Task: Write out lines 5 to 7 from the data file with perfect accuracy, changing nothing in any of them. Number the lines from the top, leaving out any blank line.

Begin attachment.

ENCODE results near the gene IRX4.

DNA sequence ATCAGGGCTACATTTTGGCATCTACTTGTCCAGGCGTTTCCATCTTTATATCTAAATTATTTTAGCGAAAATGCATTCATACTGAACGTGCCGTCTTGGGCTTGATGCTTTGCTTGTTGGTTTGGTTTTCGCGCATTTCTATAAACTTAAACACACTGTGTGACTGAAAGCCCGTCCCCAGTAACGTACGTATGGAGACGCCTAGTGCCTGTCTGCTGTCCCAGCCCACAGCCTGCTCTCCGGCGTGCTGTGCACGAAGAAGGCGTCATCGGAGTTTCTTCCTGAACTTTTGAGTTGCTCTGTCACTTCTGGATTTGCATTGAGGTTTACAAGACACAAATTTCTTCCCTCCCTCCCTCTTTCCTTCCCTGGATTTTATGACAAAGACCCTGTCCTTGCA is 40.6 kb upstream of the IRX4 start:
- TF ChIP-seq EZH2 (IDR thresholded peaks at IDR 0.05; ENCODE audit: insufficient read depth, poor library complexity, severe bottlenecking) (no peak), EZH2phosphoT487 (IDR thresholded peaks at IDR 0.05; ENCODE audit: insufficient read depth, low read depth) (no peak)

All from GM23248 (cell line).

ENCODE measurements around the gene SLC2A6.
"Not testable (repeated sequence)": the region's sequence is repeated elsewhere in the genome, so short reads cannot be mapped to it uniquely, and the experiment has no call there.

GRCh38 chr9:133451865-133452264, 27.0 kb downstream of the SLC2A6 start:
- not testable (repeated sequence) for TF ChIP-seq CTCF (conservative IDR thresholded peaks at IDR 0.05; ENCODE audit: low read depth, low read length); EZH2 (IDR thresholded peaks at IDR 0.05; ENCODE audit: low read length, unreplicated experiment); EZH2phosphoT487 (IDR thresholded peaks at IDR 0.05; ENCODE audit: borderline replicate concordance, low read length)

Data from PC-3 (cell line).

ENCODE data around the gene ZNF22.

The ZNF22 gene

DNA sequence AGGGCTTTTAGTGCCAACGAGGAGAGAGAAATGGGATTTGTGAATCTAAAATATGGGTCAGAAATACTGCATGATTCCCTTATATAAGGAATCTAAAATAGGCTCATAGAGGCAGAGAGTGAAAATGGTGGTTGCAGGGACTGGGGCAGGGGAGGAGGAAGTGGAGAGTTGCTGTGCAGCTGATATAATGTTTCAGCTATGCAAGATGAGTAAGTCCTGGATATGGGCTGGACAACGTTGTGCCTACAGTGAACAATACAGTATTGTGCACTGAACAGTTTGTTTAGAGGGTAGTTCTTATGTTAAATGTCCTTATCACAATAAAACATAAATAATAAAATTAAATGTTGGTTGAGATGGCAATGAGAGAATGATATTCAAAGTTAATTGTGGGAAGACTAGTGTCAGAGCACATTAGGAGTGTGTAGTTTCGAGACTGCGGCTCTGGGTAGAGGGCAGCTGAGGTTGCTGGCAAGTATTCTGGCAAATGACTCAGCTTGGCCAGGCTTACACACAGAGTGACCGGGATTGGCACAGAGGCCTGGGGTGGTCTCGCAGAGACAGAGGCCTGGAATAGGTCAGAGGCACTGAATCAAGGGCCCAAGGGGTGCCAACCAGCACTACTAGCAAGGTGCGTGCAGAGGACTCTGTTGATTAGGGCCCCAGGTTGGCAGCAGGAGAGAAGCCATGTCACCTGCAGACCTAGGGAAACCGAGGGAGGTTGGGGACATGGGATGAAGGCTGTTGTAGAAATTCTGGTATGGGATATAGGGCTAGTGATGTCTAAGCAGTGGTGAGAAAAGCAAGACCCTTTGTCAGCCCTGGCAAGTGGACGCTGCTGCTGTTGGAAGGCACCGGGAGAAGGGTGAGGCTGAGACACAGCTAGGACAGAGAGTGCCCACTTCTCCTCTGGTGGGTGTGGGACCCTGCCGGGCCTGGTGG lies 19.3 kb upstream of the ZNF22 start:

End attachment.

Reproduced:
ENCODE measurements around the gene SLC2A6.
"Not testable (repeated sequence)": the region's sequence is repeated elsewhere in the genome, so short reads cannot be mapped to it uniquely, and the experiment has no call there.

GRCh38 chr9:133451865-133452264, 27.0 kb downstream of the SLC2A6 start: